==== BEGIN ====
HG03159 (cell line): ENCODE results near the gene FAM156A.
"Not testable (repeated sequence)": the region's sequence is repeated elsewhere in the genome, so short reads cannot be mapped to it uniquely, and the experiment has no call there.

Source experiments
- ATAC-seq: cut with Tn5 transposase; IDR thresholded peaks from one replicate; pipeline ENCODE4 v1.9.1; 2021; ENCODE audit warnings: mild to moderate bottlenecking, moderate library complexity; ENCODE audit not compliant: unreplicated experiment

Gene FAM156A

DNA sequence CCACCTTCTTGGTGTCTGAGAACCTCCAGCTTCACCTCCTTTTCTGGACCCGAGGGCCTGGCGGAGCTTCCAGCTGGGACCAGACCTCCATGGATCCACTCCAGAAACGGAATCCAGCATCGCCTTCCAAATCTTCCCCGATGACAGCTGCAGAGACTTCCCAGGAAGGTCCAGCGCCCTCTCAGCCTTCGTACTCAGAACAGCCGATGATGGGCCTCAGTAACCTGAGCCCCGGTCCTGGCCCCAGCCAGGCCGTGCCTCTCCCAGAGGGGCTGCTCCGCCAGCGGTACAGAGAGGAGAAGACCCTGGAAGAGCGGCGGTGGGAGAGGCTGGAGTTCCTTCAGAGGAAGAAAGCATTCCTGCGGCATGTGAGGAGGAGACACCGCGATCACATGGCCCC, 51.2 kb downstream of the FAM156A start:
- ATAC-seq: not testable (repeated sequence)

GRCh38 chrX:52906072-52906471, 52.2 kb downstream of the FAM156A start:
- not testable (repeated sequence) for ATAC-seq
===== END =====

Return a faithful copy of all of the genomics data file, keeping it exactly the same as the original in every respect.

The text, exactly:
HG03159 (cell line): ENCODE results near the gene FAM156A.
"Not testable (repeated sequence)": the region's sequence is repeated elsewhere in the genome, so short reads cannot be mapped to it uniquely, and the experiment has no call there.

Source experiments
- ATAC-seq: cut with Tn5 transposase; IDR thresholded peaks from one replicate; pipeline ENCODE4 v1.9.1; 2021; ENCODE audit warnings: mild to moderate bottlenecking, moderate library complexity; ENCODE audit not compliant: unreplicated experiment

Gene FAM156A

DNA sequence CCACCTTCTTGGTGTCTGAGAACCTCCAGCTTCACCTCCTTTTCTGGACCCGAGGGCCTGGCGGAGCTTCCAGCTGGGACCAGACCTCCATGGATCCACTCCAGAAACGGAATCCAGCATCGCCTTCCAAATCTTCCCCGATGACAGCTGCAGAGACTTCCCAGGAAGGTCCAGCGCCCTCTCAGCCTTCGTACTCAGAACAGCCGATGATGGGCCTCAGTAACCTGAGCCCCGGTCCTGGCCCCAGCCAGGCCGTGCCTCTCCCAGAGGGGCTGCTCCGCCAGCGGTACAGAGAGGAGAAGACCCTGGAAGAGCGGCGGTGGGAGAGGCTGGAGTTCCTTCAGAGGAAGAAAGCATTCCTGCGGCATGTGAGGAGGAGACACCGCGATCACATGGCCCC, 51.2 kb downstream of the FAM156A start:
- ATAC-seq: not testable (repeated sequence)

GRCh38 chrX:52906072-52906471, 52.2 kb downstream of the FAM156A start:
- not testable (repeated sequence) for ATAC-seq